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Nederlog

April 30, 2019

Crisis: The Crees, Profitable But No Tax, Trump & Health Care, Climate Change, Good News


“Nothing in all the world is more dangerous, than sincere ignorance and conscientious stupidity.”
  -- Dr. Martin Luther King Jr.







Sections

Introduction

1. Summary
2.
Crisis Files
     A. Selections from April 30, 2019
Introduction:

This is a Nederlog of Tuesday, April 30, 2019.

1. Summary

This is a crisis log but it is a bit different from how it was until 2013:

I have been writing about the crisis since September 1, 2008 (in Dutch, but since 2010 in English) and about the enormous dangers of surveillance (by secret services and by many rich commercial entities) since June 10, 2013, and I will continue with it.

On the moment and since more than three years (!!!!) I have problems with the company that is supposed to take care that my site is visible [1] and with my health, but I am still writing a Nederlog every day and I shall continue.

2. Crisis Files

These are five crisis files that are mostly well worth reading:

A. Selections from April 30, 2019:
1. The Last Battle
2. The Number of Giant Companies Paying $0 in Corporate Taxes
     Doubled In 2018

3. Trump is deeply underwater with voters on this key 2020 issue

4. 5 Responses to Climate Change Deniers

5. 62% of Americans Believe US Economy Primarily Benefits Rich and
     Powerful

The items 1 - 5 are today's selections from the 35 sites that I look at every morning. The indented text under each link is quoted from the link that starts the item. Unindented text is by me:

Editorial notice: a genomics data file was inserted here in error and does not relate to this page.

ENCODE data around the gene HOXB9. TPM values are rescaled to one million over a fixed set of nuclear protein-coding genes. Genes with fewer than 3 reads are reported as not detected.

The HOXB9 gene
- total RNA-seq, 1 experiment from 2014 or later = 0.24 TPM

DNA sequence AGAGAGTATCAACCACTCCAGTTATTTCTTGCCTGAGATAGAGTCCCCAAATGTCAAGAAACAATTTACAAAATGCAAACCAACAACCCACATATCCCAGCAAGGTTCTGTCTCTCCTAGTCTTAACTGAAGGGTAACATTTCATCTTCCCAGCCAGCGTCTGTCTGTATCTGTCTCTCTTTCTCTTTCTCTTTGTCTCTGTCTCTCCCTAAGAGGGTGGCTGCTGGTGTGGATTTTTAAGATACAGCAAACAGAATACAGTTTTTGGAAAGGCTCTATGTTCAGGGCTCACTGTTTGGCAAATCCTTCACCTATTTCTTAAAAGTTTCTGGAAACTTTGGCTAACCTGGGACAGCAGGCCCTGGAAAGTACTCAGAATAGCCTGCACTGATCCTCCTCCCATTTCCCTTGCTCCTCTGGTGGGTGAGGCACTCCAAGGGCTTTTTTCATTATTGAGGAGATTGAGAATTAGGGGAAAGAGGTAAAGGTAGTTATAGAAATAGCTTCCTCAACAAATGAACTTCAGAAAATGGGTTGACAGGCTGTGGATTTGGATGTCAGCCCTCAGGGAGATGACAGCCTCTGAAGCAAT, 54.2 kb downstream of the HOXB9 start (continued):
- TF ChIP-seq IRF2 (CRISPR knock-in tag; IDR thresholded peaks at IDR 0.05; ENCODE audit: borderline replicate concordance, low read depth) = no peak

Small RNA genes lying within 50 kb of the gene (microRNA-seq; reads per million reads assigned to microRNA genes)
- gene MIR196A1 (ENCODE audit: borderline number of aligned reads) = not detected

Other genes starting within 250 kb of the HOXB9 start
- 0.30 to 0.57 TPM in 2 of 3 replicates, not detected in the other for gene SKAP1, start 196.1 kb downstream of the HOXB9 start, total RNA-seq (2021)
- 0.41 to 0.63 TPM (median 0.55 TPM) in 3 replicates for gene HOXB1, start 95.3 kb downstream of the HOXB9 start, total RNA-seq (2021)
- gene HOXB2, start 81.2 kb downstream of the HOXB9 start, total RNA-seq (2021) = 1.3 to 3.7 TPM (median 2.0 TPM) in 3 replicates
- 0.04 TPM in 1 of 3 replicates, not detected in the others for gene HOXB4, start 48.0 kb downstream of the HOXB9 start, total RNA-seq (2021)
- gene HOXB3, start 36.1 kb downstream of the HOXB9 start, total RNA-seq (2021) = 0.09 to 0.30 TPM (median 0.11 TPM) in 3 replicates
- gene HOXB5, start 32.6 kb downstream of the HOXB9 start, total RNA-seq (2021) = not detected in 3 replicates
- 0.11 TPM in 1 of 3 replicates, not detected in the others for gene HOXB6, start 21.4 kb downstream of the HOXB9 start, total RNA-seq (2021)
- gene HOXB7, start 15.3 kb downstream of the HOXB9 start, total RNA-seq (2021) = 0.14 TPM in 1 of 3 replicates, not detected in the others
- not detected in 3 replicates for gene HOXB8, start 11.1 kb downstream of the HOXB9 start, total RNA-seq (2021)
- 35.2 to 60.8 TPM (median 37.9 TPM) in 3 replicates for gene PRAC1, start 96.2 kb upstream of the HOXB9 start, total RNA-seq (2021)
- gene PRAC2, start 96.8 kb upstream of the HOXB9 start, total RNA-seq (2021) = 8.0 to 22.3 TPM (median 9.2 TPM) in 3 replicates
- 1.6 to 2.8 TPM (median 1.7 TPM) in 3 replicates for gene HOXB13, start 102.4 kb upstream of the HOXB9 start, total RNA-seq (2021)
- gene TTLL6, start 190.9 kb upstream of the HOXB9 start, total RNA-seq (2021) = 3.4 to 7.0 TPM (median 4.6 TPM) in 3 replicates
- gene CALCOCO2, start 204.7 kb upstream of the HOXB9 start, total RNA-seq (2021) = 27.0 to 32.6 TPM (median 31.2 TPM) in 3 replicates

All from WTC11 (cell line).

1. The Last Battle

This article is by Chris Hedges on Truthdig. This is from near its beginning:

The Cree have been under relentless assault since the arrival of the European colonialists in the 1500s. Now the 500 inhabitants of the Cree reserve, where many live in small, boxy prefabricated houses, are victims of a new iteration of colonial exploitation, one centered on the extraction of oil from the vast Alberta tar sands. This atrocity presages the destruction of the ecosystem on which they depend for life. If the Cree do not stop the exploiters this time, they, along with the exploiters, will die.

The reserve is surrounded by the tar sands, one of the largest concentrations of crude oil in the world. The sands produce 98% of Canada’s oil and are the United States’ largest source of imported oil. This oil, among the dirtiest fossil fuels on earth, is a leading cause of atmospheric pollution, releasing massive amounts of carbon dioxide. The production and consumption of one barrel of tar sands crude oil release 17% more carbon dioxide than production and consumption of a standard barrel of oil.

I say, and yes this article is about the Cree, and the last link gives some more information. I do not know much about the Cree, but it does seem as if I have to add here that there are not 500 Crees, as the above may suggest, but that there are in Canada some 350,000 persons that are Cree or have Cree ancestry.

Anyway. Here is some more on tar sands:

More than a hundred climate scientists have called for a moratorium on the extraction of tar sands oil. Former NASA scientist James Hansen has warned
that if the tar sands oil is fully exploited, it will be “game over for the planet.” He has also called for the CEOs of fossil fuel companies to be tried for high crimes against humanity.